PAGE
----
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New Testament the most ancient and the most authentic Christian writings in all the world ? It matters' not much to inquire when this doxology was first used, or how long it has been used, if it is not in the New Testament."*

Religious Worship to be paid to God, the Father

only, and not to our Lord Jesus Christ. The law of God, given to the Jews by Moses and often confirmed afterwards by the same divine authority, invariably taught the Unity of God, Deut. vi. 4. Exod. xx. 2, 3, &c. &c.

In consequence of this, the Unity of his worship was most strictly enjoined, and inviolably to be observed.

* Lardner's Letter on the Logos, p. 176. See also a fine passage, pp. 161–171.

Some may be curious, however, to know when it first came into use.

In the fourth century, after the coupcil of Nice, there were great contentions about the form of their doxo. logies, those of holy scripture being too plain and simple for the several contending parties. Jerome is then first said to have composed this versicle, Glory be to the Father, &c. at the request of Pope Damasus ; and at his request to have afterwards added the other, As it was in the beginning, &c. And the cause of this addition was, because, without it, crafty heretics might still have gone on with their blasphemy, in understanding the Son of God, not to have existed always with the Father, but to have had a beginning of existence.Non semper cum Patre fuisse, sed à tempore coepisse.”Dallæus de cult. Lat. religios. p. 1193.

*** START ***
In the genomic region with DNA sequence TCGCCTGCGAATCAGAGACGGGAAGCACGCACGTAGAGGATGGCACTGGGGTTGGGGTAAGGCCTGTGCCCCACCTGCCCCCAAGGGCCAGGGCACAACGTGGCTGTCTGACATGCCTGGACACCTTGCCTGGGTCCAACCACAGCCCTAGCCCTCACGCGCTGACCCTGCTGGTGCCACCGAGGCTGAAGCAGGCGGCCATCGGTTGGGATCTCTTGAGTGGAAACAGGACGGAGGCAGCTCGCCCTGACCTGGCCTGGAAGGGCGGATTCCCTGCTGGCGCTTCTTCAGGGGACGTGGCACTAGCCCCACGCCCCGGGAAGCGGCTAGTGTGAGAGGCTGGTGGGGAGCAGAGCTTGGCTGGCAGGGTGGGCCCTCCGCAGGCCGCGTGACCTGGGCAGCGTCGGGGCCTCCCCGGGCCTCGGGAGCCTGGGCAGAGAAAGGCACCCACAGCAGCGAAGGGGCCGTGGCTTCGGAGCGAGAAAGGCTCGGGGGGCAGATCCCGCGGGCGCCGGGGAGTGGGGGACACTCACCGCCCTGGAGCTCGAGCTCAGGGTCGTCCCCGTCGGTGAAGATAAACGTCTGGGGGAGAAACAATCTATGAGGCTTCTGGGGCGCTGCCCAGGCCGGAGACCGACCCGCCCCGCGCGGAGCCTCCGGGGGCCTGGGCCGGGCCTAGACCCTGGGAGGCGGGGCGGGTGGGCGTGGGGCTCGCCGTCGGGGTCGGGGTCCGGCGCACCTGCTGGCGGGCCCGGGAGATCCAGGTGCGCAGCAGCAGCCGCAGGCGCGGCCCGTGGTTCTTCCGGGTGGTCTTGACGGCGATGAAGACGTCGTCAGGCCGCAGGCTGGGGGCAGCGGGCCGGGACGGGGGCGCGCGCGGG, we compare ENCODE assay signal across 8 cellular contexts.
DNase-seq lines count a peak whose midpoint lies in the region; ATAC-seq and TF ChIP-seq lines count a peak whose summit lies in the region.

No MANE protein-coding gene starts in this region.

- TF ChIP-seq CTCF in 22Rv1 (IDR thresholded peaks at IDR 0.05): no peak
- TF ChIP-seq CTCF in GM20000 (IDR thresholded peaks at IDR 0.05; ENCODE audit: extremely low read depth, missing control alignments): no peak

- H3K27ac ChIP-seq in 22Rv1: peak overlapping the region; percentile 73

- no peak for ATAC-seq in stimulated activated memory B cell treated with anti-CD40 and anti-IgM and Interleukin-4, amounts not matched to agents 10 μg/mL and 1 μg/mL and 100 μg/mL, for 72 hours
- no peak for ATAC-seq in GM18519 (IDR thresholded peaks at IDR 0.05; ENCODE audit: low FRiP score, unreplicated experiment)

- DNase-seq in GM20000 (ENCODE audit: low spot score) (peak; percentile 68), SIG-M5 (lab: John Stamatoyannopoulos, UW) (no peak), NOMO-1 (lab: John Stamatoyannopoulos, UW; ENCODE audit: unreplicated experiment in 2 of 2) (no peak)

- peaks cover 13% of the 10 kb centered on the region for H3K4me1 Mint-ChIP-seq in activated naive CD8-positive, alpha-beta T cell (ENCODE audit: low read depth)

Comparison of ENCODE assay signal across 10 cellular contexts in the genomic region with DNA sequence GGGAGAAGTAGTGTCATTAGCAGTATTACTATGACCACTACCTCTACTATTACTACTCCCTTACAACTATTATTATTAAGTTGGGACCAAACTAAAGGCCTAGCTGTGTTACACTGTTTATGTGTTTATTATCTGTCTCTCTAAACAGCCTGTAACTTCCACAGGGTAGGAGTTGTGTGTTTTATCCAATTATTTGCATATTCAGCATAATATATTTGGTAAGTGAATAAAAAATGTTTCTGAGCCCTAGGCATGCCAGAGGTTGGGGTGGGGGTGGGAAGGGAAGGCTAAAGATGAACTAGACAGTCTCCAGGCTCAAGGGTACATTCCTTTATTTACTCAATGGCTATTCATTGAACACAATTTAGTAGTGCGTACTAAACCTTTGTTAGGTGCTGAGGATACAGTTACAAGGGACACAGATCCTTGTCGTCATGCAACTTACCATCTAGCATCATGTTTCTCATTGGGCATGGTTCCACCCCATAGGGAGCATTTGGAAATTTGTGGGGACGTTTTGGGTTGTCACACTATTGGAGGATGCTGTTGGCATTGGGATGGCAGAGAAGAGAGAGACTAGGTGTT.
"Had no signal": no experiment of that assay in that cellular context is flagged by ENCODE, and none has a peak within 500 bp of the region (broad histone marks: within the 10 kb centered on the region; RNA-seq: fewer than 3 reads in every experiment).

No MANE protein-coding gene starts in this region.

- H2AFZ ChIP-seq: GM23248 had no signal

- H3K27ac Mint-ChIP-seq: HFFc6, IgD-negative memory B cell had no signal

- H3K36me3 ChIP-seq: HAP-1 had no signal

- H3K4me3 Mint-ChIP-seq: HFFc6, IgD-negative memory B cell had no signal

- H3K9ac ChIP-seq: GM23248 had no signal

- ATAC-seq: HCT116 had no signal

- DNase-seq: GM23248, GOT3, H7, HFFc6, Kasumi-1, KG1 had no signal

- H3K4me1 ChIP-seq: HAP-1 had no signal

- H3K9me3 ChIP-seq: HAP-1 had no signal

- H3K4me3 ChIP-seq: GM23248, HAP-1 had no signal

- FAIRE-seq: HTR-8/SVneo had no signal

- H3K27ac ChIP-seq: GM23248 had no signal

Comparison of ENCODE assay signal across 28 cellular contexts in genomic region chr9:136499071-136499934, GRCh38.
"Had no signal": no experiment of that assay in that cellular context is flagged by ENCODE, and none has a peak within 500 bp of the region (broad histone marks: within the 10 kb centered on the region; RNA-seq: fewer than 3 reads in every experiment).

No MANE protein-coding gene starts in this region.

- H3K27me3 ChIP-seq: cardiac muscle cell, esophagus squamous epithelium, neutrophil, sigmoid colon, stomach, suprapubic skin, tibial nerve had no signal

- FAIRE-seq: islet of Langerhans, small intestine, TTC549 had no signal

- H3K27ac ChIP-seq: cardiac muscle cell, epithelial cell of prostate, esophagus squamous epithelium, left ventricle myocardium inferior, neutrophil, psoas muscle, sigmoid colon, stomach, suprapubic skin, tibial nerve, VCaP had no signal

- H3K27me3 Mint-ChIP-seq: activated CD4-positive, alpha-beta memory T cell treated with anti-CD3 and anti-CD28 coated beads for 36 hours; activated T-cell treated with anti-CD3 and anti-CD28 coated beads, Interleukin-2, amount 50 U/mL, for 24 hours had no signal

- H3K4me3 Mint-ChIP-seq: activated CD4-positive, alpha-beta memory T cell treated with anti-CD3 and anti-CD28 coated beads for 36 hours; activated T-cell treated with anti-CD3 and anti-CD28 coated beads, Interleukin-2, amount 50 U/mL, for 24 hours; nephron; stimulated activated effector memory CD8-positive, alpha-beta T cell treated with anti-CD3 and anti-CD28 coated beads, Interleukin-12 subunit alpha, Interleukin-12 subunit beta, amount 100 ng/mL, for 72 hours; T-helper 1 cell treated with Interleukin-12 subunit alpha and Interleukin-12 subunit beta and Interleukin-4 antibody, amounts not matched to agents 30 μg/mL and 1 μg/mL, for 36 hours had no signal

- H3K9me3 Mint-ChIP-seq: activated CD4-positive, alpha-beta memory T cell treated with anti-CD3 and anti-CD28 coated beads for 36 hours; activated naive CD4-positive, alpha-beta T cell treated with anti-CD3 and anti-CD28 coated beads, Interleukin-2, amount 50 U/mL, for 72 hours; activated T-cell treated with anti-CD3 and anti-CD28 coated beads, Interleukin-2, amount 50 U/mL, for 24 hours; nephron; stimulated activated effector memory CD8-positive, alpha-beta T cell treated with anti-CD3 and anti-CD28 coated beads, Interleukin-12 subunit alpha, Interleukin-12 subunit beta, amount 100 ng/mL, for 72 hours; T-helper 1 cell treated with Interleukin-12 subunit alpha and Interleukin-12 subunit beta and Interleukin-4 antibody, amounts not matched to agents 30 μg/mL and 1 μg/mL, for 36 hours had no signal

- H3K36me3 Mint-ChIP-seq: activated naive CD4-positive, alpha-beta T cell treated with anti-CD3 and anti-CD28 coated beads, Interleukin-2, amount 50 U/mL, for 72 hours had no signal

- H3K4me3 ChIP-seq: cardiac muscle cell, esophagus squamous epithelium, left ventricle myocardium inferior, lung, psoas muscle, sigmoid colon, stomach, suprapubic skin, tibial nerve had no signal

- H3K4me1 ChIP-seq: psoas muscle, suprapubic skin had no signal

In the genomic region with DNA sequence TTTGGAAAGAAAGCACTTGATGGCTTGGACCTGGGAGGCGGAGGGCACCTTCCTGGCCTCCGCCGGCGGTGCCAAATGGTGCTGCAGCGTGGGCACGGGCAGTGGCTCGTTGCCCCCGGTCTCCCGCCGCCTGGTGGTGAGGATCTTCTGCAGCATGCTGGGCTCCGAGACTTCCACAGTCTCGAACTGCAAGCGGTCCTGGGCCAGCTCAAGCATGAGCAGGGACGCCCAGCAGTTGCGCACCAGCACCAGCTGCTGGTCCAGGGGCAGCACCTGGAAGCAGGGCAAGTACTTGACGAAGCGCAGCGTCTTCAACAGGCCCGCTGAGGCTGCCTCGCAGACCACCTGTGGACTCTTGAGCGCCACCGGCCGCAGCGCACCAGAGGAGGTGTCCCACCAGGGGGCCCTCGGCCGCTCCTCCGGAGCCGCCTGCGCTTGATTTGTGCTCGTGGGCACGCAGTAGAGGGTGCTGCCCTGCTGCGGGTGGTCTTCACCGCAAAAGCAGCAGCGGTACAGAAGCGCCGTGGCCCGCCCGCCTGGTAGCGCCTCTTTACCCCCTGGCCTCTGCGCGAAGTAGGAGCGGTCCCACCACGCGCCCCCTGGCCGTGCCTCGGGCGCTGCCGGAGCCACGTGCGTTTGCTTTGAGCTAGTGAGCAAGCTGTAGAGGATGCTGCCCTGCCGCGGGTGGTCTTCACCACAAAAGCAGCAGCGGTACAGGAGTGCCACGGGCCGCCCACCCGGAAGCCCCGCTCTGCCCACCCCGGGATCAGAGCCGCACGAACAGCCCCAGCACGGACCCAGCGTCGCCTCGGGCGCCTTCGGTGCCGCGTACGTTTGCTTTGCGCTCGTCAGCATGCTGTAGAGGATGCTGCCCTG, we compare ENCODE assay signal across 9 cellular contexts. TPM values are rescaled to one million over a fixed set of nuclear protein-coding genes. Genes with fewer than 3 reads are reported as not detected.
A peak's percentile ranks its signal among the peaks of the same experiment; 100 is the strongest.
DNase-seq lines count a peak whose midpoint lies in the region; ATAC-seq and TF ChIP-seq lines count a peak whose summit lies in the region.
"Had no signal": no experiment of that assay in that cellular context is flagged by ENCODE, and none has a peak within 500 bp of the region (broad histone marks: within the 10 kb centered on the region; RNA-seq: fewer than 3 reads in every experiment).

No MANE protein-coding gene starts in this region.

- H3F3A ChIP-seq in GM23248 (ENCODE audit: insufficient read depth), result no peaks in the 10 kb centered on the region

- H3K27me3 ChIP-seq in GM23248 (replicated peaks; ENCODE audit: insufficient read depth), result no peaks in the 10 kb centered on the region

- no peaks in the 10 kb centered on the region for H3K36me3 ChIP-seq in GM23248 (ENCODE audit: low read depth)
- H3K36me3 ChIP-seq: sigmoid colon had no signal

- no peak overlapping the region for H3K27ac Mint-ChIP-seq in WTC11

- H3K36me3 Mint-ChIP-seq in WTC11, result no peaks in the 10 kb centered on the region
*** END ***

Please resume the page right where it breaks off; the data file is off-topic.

Ifthis be a true account, it must be owned that this famous doxology had but an unchristian and uncharitable origin.

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110 Isaiah xlii. 8: “I am the Lord; that is my name: and my glory will I not give to another, neither my praise to graven images.” See also that fine prayer of King Solomon's at the dedication of the temple, 2 Chron. vi. and the book of Psalms, &c. This being then the Mosaic law, that religious worship was to be appropriated to God, and incommunicable to any other person whatsoever, every Jew was bound to give divine honour to God, and could not give it to any other without incurring the guilt of idolatry. Jesus, therefore, and his apostles, were obliged by this law to worship no other being but God, unless it : can be proved, that Christ by his divine authority or his apostles by his direction, did in any shape repeal it. But that they themselves conformed to it, and gave fresh sanctions to its authority, is now to be shewna